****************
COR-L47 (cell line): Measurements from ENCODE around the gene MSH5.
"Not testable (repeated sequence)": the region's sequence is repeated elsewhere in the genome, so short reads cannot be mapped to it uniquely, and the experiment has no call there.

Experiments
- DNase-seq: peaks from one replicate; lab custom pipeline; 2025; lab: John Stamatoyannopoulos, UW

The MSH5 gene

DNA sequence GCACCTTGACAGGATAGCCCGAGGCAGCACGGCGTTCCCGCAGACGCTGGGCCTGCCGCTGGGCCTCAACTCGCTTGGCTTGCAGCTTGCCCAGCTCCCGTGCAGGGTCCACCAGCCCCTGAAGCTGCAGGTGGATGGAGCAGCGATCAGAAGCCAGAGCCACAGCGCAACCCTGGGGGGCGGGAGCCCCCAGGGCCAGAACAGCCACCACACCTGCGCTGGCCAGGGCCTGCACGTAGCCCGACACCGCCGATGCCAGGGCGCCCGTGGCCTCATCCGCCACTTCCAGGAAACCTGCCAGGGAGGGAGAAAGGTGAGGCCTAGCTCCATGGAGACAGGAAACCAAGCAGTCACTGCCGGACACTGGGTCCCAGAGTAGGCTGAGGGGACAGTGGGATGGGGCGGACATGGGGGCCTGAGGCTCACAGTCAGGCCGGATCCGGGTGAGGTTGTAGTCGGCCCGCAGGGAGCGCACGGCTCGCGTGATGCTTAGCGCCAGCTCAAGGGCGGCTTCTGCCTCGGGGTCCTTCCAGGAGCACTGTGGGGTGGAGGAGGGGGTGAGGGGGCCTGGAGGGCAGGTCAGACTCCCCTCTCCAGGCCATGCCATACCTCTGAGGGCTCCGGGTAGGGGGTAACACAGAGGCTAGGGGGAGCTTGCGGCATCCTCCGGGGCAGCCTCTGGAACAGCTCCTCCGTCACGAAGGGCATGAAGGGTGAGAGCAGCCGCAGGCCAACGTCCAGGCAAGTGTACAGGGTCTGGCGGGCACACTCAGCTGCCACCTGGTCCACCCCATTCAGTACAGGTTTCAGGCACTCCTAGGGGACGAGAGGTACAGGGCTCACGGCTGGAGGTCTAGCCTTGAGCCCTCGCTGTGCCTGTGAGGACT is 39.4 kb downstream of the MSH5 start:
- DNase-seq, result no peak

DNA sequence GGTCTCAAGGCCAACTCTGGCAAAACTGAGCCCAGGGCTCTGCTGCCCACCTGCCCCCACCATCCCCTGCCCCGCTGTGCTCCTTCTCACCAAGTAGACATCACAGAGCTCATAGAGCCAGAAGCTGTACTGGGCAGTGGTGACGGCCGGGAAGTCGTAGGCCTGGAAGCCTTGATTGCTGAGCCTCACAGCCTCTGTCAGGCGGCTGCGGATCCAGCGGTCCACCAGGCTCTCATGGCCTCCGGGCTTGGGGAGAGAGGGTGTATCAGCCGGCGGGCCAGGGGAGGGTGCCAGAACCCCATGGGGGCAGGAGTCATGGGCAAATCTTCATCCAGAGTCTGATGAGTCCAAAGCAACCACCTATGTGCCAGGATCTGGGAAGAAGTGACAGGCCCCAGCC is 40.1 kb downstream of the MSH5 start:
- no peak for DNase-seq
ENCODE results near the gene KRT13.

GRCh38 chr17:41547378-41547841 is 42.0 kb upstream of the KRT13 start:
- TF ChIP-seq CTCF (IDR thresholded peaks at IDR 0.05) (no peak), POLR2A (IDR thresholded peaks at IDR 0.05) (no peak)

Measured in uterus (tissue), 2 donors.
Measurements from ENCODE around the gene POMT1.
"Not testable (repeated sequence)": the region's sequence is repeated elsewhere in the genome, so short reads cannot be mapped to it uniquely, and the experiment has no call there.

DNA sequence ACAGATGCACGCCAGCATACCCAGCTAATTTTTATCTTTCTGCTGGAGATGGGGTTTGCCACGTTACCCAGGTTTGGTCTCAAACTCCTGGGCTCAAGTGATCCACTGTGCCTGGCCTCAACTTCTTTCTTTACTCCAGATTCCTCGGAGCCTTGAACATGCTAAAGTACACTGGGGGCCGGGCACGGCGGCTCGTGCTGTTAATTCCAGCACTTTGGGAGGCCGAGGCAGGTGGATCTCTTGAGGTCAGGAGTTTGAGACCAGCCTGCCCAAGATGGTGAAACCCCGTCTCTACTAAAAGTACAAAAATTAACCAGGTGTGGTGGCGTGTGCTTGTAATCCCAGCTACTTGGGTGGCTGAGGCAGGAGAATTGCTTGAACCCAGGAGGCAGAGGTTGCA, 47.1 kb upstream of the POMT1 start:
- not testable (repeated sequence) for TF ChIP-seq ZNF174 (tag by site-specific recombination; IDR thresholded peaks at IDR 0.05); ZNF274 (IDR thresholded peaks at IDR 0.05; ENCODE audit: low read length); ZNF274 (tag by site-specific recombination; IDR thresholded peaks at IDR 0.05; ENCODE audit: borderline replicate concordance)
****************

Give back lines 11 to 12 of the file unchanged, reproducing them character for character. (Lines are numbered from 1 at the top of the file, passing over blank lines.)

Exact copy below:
GRCh38 chr17:41547378-41547841 is 42.0 kb upstream of the KRT13 start:
- TF ChIP-seq CTCF (IDR thresholded peaks at IDR 0.05) (no peak), POLR2A (IDR thresholded peaks at IDR 0.05) (no peak)